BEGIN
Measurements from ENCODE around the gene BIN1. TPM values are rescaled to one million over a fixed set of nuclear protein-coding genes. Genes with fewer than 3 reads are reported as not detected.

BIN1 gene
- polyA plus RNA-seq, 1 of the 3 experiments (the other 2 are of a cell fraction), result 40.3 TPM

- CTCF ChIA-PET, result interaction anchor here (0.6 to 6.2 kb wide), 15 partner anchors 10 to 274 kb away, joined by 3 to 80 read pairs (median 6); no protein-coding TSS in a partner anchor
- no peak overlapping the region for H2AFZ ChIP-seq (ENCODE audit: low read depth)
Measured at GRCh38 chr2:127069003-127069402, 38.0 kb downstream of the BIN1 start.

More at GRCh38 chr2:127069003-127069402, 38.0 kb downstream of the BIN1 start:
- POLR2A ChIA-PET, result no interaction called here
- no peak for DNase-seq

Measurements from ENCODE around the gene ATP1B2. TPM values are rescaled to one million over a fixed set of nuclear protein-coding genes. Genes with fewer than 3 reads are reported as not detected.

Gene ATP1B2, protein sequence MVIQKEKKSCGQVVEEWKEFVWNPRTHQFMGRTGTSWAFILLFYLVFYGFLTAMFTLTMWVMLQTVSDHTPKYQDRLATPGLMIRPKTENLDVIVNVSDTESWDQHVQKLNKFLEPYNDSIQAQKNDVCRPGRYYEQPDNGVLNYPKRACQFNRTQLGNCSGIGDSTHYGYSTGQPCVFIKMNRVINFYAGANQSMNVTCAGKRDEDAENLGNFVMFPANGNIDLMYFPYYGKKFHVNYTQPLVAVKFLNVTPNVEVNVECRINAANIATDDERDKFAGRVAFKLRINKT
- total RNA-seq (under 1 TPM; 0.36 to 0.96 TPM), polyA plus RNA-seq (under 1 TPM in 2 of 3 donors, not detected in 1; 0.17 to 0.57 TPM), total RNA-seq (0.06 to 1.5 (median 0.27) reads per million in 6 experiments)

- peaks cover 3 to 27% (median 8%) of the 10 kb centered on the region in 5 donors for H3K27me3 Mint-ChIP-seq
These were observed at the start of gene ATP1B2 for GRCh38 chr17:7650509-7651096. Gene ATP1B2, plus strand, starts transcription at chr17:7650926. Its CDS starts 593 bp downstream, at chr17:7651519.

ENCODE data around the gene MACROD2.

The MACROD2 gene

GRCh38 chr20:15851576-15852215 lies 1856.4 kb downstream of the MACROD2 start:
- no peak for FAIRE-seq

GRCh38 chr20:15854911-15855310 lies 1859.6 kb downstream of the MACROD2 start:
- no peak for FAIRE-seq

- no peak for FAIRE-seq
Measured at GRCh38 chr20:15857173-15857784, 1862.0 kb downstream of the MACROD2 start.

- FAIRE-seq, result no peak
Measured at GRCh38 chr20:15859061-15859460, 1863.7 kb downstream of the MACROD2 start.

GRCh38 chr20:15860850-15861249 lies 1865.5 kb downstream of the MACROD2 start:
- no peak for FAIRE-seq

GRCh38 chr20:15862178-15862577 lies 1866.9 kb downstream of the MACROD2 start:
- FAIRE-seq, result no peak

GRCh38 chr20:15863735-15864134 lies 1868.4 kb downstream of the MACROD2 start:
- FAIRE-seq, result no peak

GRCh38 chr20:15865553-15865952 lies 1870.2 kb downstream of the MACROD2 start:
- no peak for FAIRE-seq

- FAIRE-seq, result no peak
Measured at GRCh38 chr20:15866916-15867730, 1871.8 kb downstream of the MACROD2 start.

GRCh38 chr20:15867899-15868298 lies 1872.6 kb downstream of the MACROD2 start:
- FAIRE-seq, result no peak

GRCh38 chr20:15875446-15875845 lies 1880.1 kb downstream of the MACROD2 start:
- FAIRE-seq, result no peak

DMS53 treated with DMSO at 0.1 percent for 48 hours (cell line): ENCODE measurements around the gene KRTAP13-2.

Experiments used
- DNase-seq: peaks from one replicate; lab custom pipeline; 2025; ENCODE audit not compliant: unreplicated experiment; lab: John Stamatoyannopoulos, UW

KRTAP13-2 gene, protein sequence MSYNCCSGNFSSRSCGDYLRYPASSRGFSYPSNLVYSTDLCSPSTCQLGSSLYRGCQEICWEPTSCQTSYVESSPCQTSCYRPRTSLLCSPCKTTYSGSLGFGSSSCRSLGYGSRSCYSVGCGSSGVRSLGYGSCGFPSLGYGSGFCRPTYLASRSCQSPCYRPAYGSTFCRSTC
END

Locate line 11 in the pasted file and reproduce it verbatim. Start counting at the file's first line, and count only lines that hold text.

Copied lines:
Gene ATP1B2, protein sequence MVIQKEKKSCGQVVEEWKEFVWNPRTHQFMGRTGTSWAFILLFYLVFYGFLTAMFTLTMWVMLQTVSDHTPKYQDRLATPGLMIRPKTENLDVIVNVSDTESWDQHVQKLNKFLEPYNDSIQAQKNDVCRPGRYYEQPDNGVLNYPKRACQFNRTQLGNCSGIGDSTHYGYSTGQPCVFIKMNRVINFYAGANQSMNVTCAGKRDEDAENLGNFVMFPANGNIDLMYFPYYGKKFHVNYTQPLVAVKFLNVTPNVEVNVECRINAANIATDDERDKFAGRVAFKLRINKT